Objective: Studies have noted the relatively common occurrence of positive urine results with the Commonwealth Serum Laboratories Venom Detection Kit (VDK) when testing patients with suspected snakebite who are not envenomed. Possible explanations have been false positive test results or subclinical envenoming. We investigated a third possibility, that there is potential for the venom (or saliva) from mildly venomous and non-venomous snakes to give a positive reading with the VDK.Methods: Venoms/saliva from three non-venomous and seven mildly venomous snake species were tested in the laboratory with the VDK, along with control venoms from four of the five major snake genera (Brown snake, Tiger snake, Death adder and Black snake).Results: Two of the venom/saliva samples, from Gould's hooded snake (Parasuta gouldii), a mildly venomous snake, and the Black-headed python (Aspidites melanocephalus), a non-venomous snake, caused a positive test for the tiger snake genus. There was also cross-reactivity between black snake venoms and the tiger snake well of the VDK.Conclusions: This study provides a further possible explanation for ‘false positive’ VDK results, that is venom/saliva presence or absorption from mildly or non-venomous snakes and cross reactivity with venomous snakes on VDK testing. It has implications for antivenom use should it ever be required for more severe envenoming syndromes from mildly or moderately venomous snakes, and for further research. It reinforces the practice of only using VDK testing in patients who show definite evidence of envenoming.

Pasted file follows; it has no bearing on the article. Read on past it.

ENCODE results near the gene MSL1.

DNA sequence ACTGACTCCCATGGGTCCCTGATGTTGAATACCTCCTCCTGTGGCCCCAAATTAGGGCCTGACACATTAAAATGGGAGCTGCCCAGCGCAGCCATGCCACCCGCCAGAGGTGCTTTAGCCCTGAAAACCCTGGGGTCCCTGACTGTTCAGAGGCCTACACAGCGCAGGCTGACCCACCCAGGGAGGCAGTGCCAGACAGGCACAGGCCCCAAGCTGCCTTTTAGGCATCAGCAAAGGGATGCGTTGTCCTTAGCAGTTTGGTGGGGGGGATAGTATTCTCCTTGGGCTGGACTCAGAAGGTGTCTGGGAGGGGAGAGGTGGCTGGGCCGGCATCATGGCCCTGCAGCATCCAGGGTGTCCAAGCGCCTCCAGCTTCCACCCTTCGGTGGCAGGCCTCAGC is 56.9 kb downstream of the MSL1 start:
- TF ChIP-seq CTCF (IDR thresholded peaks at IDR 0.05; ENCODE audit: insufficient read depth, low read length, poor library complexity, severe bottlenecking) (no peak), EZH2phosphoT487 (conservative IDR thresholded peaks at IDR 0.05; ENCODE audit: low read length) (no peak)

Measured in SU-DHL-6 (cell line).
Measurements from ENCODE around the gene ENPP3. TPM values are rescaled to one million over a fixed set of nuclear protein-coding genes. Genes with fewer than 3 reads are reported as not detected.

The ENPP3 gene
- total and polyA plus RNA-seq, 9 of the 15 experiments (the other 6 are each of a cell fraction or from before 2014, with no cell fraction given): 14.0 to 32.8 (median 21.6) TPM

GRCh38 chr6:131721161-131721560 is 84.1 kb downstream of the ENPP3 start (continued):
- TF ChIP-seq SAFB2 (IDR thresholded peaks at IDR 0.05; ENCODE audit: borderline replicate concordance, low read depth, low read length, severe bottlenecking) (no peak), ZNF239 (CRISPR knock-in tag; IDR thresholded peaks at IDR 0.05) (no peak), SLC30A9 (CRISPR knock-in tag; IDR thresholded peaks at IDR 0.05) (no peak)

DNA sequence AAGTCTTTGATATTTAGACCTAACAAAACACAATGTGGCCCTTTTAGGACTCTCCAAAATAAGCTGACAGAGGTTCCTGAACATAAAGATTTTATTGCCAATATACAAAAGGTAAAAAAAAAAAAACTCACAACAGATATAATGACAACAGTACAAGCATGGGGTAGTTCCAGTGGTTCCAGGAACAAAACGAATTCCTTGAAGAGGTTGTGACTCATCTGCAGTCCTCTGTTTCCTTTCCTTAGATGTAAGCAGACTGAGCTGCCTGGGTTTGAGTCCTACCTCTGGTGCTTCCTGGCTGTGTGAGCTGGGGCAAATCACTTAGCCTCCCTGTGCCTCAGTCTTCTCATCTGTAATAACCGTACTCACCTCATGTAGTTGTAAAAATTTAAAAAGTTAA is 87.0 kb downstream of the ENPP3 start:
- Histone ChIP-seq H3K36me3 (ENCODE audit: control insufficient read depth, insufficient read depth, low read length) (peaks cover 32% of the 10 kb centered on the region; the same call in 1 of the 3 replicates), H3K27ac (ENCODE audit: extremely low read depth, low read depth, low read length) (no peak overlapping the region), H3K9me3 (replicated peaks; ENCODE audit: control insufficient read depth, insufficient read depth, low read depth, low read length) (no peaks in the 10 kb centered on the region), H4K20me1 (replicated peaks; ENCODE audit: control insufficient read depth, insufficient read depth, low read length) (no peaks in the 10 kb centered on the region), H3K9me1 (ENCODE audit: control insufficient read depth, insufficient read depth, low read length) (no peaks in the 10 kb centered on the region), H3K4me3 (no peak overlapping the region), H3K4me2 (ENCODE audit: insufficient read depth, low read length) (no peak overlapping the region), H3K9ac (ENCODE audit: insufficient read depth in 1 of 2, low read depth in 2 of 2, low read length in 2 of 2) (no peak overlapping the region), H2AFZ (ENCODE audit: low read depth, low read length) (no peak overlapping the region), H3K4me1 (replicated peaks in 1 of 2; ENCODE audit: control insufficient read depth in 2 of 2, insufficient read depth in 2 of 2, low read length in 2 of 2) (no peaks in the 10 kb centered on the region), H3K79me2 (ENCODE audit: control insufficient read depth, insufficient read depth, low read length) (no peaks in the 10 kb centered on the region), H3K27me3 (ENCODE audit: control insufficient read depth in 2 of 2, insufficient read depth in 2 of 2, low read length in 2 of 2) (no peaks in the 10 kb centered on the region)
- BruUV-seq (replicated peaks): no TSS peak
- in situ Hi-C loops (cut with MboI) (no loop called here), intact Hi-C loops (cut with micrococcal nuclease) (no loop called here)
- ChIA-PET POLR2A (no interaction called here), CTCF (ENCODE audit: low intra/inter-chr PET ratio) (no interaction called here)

|Journal||Emergency Medicine Australasia|
|Publication status||Published - 2004|